What is average rate of change?


We already know that the slope of a function at a particular point is given by the derivative of that function, evaluated at that point. So we can easily find the slope, or the rate of change, in one particular location, and so we could call this the instantaneous rate of change, because it’s the rate of change at that particular instant.

If instead we want to find the rate of change over a larger interval, then we’d need to use the average rate of change formula. After all, we’re looking for the average rate at which the function changes over time, or over this particular interval. To do that, all we need is an equation for the function, and the endpoints of the interval we’re interested in. We can plug those things into the average rate of change formula, and we’ll have the average rate of change over the interval.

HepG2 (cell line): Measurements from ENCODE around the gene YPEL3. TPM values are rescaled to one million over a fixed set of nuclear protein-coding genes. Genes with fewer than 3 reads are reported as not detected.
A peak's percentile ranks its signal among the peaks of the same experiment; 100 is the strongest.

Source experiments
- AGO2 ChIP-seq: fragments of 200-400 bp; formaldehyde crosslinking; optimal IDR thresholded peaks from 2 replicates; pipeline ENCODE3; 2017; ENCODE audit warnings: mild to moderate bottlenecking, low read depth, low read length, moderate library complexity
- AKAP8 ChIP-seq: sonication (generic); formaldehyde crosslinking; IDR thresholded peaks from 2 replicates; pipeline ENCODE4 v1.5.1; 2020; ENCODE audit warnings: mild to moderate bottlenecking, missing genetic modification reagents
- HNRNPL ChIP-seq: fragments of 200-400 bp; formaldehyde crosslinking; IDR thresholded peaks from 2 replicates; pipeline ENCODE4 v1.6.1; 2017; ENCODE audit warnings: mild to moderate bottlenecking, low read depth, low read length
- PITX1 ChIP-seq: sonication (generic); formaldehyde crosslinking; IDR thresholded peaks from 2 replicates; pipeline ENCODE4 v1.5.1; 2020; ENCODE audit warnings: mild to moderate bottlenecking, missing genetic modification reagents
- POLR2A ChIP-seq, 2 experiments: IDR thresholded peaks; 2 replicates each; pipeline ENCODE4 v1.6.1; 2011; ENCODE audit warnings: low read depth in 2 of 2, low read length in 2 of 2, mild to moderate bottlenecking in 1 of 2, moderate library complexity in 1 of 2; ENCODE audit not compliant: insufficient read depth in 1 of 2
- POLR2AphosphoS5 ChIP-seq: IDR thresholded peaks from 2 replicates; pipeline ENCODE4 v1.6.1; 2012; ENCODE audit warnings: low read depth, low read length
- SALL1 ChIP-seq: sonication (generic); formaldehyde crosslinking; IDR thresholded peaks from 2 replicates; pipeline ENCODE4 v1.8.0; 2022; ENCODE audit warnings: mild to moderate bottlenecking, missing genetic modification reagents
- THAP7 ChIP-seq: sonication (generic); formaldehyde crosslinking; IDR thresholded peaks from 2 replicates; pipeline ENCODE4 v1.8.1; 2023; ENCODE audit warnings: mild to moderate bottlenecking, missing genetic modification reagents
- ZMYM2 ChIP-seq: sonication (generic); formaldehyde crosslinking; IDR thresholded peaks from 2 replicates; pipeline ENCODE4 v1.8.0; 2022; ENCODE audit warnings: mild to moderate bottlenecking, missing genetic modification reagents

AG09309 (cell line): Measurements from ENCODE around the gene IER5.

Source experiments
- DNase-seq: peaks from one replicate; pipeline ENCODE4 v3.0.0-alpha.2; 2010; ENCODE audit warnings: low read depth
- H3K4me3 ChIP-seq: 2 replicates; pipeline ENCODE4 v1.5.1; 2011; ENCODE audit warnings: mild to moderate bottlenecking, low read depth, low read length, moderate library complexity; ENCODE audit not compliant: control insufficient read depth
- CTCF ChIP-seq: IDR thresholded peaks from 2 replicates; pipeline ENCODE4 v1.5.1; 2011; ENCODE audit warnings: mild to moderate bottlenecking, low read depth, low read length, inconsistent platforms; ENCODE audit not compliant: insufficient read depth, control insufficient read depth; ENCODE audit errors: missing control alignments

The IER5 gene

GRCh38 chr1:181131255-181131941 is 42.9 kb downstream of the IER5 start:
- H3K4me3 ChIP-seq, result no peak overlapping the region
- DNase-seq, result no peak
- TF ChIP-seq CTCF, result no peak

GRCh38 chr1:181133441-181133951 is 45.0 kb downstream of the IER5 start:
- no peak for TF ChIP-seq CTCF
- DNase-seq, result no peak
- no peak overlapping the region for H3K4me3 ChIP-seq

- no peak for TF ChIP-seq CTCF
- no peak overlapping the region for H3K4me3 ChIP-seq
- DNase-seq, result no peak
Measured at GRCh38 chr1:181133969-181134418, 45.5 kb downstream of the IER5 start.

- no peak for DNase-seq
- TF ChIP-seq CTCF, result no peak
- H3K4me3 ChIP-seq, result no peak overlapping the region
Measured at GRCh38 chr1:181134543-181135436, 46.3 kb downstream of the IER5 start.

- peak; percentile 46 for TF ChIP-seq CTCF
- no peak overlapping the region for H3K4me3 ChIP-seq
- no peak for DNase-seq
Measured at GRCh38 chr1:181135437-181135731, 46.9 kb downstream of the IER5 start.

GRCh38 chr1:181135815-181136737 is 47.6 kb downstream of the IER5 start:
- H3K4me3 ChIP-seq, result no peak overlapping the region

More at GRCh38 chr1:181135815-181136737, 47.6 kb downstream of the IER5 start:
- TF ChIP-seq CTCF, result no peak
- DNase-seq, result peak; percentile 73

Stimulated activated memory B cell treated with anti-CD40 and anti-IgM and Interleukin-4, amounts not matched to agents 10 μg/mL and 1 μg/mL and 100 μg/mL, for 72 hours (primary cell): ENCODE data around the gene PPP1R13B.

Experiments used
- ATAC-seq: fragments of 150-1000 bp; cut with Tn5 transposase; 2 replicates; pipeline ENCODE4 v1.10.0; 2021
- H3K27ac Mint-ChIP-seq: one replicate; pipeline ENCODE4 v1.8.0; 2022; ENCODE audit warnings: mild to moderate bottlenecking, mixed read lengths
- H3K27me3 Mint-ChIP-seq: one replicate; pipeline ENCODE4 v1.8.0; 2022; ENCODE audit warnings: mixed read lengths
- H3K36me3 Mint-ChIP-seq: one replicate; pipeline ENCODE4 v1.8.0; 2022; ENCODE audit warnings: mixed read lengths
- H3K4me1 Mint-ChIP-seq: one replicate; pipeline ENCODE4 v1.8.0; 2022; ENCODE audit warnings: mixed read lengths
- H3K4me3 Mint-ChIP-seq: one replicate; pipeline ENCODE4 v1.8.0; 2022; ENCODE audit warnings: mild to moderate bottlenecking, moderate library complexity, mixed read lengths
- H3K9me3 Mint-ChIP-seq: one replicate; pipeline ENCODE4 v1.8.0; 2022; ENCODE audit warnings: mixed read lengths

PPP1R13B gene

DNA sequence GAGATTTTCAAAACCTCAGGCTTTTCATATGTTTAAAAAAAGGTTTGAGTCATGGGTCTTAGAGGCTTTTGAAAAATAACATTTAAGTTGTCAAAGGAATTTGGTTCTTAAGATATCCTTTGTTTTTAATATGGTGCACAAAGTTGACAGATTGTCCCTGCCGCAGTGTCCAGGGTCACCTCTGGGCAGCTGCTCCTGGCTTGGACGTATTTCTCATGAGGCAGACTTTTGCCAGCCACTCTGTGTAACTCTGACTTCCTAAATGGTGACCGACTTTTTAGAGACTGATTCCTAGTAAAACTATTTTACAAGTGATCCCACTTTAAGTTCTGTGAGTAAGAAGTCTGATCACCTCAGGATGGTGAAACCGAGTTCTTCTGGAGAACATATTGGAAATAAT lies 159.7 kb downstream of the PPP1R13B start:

So in the same way that the derivative at a point, which we can also call instantaneous rate of change, is equal to the slope of the tangent line at that point, the average rate of change over an interval is equal to the slope of the secant line that connects the endpoints of the interval.

0:27 // Formula for the average rate of change
0:49 // Average rate of change is equal to the slope of the line
1:17 // When average rate of change is negative, positive, and zero
2:30 // Average rate of change vs. instantaneous rate of change
3:12 // Average rate of change from a table

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